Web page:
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Anal sex: A Delicate Decision

Author: Cadillac Carter

Filed in: sex, anal sex

What is it about anal sex that makes us squirm? People pretend they don't do it when they do and many of us clam up because we don't. Anal sex is the last sexual act we find embarrassing to talk about. It's no good being shy about anal sex because most men want to try it, most women are asked to do it, or want to do it and both sexes love it regardless of sexual orientation. So, why the embarrassment whenever the subject is broached? Is it because of what comes out of our bottoms on a daily basis or because many women's experience of anal sex is an impromptu and painful probe by an overexcited boyfriend? With the right lover, at the right time, and with lots of time to play around, anal sex is a turn on for many couples. It can be orgasmically and emotionally very intense and, like oral sex, has a special intimacy. More than any other sexual act, it requires a certain amount of trust on both sides. If your partner does ask for the unmentionable, stand firm if it doesn't appeal. That old chestnut, 'You'd do it if you loved me', isn't good enough as a persuasion technique for back-door lovin'. Anal sex can be very painful and traumatic if a partner is reluctant.

Just because you don't want to do it, doesn't mean you are 'frigid' or a sexual fuddy-duddy. Anal sex is not for everyone. If your partner would like to do it but the thought has you clenching your buttocks like a wrench, don't feel inadequate. Introduce something else into your sex life that hasn't been tried before, like a new position.

Practising safe sex:

* The skin that lines the rectum is very delicate and more prone to irritation or scratching than the vaginal wall. For finger penetration a partner should wear a latex glove with plenty of lubricant.

* Extra strong condoms are essential for the prevention of STDs, HIV and hepatitis during anal intercourse. It is much easier to transmit disease, especially HIV, during anal intercourse because the tissue is easily torn and can give semen direct access to the bloodstream. If you are using a sex toy for penetration, slip a condom and lubricant onto it.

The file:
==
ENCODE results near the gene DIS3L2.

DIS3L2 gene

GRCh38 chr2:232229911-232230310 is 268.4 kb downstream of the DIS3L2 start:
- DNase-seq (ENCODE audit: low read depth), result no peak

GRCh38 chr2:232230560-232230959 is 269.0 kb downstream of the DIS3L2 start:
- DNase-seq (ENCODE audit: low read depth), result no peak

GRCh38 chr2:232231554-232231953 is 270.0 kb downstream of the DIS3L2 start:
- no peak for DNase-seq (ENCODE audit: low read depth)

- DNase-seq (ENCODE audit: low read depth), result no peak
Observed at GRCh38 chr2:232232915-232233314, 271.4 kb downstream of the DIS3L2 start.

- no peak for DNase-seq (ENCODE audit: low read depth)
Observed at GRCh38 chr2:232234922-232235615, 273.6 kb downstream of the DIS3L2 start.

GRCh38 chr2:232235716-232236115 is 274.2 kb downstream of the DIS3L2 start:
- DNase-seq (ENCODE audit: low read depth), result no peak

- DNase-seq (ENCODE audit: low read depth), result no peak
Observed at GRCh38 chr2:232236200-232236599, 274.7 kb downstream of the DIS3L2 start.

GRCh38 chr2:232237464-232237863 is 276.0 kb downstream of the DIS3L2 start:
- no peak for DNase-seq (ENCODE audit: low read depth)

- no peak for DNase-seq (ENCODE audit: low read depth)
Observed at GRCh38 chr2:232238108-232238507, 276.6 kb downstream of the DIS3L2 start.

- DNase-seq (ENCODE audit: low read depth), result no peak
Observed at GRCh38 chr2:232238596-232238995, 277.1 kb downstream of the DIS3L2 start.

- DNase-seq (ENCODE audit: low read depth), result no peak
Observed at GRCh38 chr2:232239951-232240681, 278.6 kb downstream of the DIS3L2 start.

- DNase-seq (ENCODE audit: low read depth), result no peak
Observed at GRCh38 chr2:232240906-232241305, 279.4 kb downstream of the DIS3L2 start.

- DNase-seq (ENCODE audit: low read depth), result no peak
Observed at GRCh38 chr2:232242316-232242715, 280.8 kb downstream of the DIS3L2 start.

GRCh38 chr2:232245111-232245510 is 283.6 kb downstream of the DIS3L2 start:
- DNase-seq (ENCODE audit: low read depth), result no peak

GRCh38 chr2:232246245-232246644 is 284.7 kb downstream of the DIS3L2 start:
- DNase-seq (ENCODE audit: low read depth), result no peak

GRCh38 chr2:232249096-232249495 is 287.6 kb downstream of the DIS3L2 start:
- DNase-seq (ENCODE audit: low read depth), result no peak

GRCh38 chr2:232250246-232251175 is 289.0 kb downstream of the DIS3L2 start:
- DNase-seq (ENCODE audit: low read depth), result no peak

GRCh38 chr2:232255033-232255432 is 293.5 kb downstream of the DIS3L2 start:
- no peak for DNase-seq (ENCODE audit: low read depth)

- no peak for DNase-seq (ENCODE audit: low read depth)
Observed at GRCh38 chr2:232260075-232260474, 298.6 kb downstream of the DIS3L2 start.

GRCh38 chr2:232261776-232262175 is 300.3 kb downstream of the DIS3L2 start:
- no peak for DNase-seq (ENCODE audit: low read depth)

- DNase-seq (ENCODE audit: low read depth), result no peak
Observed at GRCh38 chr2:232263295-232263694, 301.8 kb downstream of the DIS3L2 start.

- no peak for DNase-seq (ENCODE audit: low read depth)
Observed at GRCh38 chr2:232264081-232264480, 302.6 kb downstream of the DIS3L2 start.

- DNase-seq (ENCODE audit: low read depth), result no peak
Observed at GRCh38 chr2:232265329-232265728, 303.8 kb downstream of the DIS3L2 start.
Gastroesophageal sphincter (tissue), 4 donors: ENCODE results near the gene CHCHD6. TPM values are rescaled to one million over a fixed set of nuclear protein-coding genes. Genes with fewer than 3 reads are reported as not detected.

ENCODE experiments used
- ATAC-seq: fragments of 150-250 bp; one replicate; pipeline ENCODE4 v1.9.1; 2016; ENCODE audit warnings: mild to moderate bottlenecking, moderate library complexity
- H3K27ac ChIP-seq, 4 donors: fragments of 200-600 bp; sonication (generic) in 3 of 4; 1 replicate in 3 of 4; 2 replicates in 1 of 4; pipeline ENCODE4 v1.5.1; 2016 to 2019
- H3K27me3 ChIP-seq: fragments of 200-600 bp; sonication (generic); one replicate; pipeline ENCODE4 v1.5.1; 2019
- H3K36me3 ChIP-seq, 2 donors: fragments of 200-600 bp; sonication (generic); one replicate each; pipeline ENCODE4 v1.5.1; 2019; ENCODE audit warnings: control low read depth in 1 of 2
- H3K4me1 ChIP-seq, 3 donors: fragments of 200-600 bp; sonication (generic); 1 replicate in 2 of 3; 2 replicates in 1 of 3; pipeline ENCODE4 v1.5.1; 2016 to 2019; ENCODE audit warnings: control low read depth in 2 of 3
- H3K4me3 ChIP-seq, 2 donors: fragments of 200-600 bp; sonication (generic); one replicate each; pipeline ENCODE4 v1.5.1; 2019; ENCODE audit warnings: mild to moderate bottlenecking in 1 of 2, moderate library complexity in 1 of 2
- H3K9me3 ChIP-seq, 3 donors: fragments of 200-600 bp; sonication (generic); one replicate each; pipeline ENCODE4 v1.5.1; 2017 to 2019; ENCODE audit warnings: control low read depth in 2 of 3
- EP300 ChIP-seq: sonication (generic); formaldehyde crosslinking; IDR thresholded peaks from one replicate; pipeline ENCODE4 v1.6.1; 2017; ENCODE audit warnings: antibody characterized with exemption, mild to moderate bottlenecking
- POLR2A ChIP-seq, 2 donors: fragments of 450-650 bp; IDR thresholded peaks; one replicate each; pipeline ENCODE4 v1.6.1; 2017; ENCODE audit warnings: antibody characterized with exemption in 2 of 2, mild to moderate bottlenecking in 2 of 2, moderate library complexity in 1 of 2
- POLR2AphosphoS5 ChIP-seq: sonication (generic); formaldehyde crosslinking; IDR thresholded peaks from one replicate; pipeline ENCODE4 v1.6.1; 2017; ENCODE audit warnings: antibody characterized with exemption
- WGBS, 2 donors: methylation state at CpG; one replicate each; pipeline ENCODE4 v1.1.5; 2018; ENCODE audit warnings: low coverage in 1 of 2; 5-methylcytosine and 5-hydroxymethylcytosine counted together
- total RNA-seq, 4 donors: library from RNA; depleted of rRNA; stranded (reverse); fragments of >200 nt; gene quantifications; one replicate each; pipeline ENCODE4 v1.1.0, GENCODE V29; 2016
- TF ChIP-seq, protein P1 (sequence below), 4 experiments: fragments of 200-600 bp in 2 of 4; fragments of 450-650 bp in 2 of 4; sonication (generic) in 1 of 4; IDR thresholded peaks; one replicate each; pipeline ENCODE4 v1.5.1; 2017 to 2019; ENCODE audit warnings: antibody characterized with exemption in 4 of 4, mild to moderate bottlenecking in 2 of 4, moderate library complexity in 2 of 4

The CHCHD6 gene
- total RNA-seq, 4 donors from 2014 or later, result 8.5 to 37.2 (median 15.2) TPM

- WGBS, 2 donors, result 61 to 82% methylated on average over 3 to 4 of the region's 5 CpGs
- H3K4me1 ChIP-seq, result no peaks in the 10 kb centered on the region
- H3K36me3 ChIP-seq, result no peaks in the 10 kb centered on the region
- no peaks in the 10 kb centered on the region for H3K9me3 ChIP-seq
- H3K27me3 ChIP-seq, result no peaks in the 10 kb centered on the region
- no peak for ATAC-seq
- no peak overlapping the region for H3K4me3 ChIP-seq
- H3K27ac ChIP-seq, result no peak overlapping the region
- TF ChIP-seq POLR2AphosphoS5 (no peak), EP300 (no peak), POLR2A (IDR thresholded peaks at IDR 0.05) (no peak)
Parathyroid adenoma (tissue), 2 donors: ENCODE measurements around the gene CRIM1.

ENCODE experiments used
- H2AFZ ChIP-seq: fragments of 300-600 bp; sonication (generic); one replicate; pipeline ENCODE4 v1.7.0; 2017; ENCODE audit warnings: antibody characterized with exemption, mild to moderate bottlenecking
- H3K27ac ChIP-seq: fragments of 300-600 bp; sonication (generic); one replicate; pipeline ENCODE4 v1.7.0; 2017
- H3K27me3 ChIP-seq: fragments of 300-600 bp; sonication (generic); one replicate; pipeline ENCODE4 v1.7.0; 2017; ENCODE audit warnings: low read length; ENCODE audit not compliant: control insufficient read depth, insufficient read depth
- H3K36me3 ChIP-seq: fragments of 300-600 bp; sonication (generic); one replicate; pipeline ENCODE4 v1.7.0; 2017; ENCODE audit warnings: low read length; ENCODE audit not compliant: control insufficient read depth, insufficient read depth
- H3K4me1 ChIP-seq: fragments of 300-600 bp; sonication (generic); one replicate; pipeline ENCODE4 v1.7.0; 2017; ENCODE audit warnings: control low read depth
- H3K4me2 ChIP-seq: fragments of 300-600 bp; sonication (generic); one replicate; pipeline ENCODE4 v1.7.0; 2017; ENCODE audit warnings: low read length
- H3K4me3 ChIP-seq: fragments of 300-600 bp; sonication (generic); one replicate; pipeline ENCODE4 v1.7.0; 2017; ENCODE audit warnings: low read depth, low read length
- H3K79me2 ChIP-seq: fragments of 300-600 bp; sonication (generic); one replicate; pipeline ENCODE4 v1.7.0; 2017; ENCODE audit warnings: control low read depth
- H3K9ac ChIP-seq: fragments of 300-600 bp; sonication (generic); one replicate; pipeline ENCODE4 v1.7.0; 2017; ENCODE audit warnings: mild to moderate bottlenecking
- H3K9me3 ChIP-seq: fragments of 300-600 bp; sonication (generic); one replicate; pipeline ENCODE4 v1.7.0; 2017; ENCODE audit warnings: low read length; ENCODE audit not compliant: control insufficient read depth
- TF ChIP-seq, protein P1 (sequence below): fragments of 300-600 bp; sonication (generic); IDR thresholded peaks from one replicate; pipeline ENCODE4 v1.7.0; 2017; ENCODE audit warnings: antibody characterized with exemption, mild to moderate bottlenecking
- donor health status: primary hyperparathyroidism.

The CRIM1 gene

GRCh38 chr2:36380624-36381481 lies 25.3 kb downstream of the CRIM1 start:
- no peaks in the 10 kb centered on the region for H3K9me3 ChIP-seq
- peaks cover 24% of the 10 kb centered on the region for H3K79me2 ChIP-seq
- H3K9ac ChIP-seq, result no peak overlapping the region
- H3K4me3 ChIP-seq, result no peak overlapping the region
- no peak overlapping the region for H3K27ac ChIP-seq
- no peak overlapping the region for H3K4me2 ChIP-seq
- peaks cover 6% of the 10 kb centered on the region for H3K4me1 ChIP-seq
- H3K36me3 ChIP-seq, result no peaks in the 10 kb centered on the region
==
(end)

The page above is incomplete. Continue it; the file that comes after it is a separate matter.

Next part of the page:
* Do not use ribbed or textured condoms. They can irritate and tear rectal tissue. Store condoms in a cool dry place away from light and always check the expiry date.

* Lubrication is essential. Use thick, water-based lube such as KY Jelly, Senselle or Replens. Do not use perfumed oils, or oil-based lubricants such as Vaseline as these can cause severe irritation and weaken condoms. Preferably use a lube containing nonoxynol-9, such as Wet Original (available from Sh!), which gives an extra measure of safety against STDs. Getting ready

* Some people who are heavily into anal sex like to have an enema two hours beforehand. It's up to you. But a squeaky clean bottom is a definite prerequisite for playing around in that area. So are short, trimmed and filed nails.

* An enema is a douche of the anal canal and rectum. Bulb syringe enemas are the most commonly used and can be bought from most chemists. It is not a good idea to have enemas too frequently as they can stress the rectum and cause colitis. Cover wherever you're doing it with a large towel. It can get messy. Take a deep breath and begin.

* Never coax or pressure a partner into having anal sex. Respect his or her wishes.

* Go slowly and be gentle. Start out with some stress-free sex play. The more aroused you both are, the more enjoyable the experience will be. Stimulation of the clitoris is a must for anal sex, otherwise entry can feel a bit 'cold.'

* The penetrator must reassure his partner that she is in charge. The giver may feel that he or she will hurt the receiving partner and needs to be reassured as the action proceeds that it feels good - so communicate.

* Relax. Deep breathing helps. Don't tense the buttocks. This will make entry painful.

* Don't be shy; tell your partner what you want.

* Once you're relaxed, put some lube in your anus and find a position that's comfortable. All the positions for vaginal sex are suitable for anal penetration. You can be on your back with your legs in the air or on the insertive partner's shoulders, on all fours (this requires less bending of the rectum), or you can sit on top of your partner, which gives you more control.

* Take it easy and avoid sudden jerky movements, until you get used to it.

* When withdrawing make sure your partner holds onto the base of the condom to prevent it slipping off.

* If you feel a desperate urge to go to the loo - start running. It's normal.

Anal myths

* Regular anal sex does not mean you will eventually lose control of your anal muscles and your dignity. The perineal muscles support the area between the anus and the genitals and include the pubococcygeus muscles (PC muscles). These support the pelvis from the pubic bone to the tailbone. They contract for men and women during sex. Both sets of muscles work with the sphincter muscles around your anus and can be exercised.

* The muscles you contract to try to stop peeing are your PC muscles and can be contracted on a deep breath and relaxed on exhale. Do about 100 repetitions a day. Or, take a deep breath and this time tighten and release your muscles about ten times and then exhale. Twenty sets a daily.

A final word:

The golden rule is desire: only have anal sex if you really want to do it.

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